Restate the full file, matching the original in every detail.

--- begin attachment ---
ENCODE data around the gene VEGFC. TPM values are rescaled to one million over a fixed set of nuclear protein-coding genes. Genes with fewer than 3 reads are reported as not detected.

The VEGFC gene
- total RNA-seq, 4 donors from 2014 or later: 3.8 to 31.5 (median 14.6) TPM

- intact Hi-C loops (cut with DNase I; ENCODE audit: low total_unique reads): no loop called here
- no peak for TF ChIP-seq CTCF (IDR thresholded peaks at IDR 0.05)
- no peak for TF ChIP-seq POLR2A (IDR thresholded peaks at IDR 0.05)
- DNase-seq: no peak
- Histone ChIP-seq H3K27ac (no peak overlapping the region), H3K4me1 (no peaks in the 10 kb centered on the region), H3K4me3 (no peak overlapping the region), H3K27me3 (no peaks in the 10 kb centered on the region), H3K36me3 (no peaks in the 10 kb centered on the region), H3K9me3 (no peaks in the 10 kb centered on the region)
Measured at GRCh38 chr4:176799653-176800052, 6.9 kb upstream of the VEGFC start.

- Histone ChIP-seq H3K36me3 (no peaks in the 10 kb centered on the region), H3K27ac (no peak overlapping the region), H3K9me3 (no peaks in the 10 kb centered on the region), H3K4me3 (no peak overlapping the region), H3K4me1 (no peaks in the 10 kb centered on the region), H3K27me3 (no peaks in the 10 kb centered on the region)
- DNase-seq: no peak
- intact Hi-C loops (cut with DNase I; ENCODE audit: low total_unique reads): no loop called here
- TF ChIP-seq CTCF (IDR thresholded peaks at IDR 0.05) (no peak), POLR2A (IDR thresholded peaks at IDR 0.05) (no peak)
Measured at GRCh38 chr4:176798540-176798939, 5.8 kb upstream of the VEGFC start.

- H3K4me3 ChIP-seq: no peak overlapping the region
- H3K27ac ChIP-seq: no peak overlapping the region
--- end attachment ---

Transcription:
ENCODE data around the gene VEGFC. TPM values are rescaled to one million over a fixed set of nuclear protein-coding genes. Genes with fewer than 3 reads are reported as not detected.

The VEGFC gene
- total RNA-seq, 4 donors from 2014 or later: 3.8 to 31.5 (median 14.6) TPM

- intact Hi-C loops (cut with DNase I; ENCODE audit: low total_unique reads): no loop called here
- no peak for TF ChIP-seq CTCF (IDR thresholded peaks at IDR 0.05)
- no peak for TF ChIP-seq POLR2A (IDR thresholded peaks at IDR 0.05)
- DNase-seq: no peak
- Histone ChIP-seq H3K27ac (no peak overlapping the region), H3K4me1 (no peaks in the 10 kb centered on the region), H3K4me3 (no peak overlapping the region), H3K27me3 (no peaks in the 10 kb centered on the region), H3K36me3 (no peaks in the 10 kb centered on the region), H3K9me3 (no peaks in the 10 kb centered on the region)
Measured at GRCh38 chr4:176799653-176800052, 6.9 kb upstream of the VEGFC start.

- Histone ChIP-seq H3K36me3 (no peaks in the 10 kb centered on the region), H3K27ac (no peak overlapping the region), H3K9me3 (no peaks in the 10 kb centered on the region), H3K4me3 (no peak overlapping the region), H3K4me1 (no peaks in the 10 kb centered on the region), H3K27me3 (no peaks in the 10 kb centered on the region)
- DNase-seq: no peak
- intact Hi-C loops (cut with DNase I; ENCODE audit: low total_unique reads): no loop called here
- TF ChIP-seq CTCF (IDR thresholded peaks at IDR 0.05) (no peak), POLR2A (IDR thresholded peaks at IDR 0.05) (no peak)
Measured at GRCh38 chr4:176798540-176798939, 5.8 kb upstream of the VEGFC start.

- H3K4me3 ChIP-seq: no peak overlapping the region
- H3K27ac ChIP-seq: no peak overlapping the region